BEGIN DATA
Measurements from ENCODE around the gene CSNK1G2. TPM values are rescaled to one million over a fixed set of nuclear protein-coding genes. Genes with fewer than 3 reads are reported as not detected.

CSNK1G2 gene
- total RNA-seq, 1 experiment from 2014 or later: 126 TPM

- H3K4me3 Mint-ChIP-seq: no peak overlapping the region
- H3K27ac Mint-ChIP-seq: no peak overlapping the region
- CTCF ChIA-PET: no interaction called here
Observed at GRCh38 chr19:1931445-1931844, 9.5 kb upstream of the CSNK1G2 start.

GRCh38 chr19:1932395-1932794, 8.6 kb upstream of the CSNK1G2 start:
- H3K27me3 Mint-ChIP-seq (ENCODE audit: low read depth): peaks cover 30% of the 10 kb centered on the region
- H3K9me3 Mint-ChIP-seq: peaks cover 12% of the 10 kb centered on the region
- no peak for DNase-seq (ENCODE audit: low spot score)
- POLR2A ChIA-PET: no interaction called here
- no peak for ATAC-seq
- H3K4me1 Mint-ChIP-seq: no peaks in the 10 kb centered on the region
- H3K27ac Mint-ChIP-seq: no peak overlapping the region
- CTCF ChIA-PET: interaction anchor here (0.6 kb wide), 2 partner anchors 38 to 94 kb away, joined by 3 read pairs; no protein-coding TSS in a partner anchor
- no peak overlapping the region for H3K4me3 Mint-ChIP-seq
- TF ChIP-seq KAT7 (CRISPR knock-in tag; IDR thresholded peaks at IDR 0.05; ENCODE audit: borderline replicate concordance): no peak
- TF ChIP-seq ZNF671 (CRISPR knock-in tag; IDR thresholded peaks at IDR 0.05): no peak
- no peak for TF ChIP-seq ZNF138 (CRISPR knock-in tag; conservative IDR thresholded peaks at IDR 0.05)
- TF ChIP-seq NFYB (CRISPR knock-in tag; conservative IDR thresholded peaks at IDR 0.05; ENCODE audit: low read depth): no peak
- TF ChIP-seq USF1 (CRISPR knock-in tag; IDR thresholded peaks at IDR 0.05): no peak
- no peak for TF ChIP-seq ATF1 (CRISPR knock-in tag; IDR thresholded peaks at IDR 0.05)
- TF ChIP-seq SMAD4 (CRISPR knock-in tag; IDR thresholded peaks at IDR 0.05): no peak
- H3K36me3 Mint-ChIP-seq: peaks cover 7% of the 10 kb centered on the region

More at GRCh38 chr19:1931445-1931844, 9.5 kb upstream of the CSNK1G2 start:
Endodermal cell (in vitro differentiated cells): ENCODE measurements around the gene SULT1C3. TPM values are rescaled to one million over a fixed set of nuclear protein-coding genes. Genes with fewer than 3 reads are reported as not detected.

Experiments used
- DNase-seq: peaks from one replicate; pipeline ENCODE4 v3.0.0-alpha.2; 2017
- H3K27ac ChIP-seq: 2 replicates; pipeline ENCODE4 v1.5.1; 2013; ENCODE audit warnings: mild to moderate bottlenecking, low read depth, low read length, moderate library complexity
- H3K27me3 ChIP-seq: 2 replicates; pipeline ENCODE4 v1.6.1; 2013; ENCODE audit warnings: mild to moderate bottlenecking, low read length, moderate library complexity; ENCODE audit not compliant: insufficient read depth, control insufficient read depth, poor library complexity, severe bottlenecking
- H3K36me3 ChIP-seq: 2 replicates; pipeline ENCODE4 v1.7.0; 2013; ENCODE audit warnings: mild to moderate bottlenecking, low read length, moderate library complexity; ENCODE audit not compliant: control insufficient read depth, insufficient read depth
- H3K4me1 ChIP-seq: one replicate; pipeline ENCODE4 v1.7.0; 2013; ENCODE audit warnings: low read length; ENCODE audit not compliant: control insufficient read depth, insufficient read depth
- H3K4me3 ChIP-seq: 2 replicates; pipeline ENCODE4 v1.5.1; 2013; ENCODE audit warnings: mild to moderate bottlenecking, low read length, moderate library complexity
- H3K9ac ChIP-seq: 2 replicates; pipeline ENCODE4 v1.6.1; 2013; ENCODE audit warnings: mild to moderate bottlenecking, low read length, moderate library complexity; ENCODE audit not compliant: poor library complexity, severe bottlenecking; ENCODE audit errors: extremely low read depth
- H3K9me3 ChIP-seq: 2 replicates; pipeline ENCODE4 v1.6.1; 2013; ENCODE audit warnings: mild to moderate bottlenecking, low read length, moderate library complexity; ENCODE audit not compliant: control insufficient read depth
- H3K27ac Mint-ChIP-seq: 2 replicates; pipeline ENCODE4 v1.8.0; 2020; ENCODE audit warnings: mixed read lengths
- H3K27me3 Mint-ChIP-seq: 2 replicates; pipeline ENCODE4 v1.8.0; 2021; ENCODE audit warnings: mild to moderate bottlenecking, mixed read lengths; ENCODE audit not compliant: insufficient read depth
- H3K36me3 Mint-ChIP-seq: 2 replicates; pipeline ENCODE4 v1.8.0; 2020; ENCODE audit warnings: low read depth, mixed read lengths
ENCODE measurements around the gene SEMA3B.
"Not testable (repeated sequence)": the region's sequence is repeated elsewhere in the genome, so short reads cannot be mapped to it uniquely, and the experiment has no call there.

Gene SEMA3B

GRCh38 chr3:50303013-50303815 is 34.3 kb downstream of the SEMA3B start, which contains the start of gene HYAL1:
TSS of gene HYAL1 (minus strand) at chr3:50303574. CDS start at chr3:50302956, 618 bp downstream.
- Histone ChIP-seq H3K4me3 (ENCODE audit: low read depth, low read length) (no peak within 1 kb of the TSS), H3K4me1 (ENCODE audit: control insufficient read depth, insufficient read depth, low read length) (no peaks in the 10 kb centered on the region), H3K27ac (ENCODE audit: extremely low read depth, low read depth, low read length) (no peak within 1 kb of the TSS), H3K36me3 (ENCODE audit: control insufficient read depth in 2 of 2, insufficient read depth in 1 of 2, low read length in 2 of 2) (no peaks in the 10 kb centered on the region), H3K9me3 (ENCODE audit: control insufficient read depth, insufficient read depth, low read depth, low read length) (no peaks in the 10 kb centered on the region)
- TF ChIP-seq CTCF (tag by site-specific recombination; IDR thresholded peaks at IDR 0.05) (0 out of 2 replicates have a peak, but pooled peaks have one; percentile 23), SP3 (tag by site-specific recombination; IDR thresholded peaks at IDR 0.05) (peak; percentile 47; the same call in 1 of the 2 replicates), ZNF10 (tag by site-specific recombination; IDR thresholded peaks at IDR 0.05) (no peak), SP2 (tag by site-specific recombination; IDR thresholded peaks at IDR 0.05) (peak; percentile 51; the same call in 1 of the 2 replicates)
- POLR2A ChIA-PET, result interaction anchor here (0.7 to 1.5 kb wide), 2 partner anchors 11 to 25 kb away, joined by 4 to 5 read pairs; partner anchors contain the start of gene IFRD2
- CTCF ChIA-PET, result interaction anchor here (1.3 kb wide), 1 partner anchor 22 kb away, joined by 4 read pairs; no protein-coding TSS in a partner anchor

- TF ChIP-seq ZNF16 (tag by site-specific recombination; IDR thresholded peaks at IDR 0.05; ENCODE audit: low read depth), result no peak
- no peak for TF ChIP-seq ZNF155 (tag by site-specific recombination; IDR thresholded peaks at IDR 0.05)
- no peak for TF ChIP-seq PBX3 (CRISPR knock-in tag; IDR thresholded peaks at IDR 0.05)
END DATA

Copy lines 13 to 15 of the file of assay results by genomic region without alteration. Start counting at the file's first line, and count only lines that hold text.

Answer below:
- no peak for ATAC-seq
- H3K4me1 Mint-ChIP-seq: no peaks in the 10 kb centered on the region
- H3K27ac Mint-ChIP-seq: no peak overlapping the region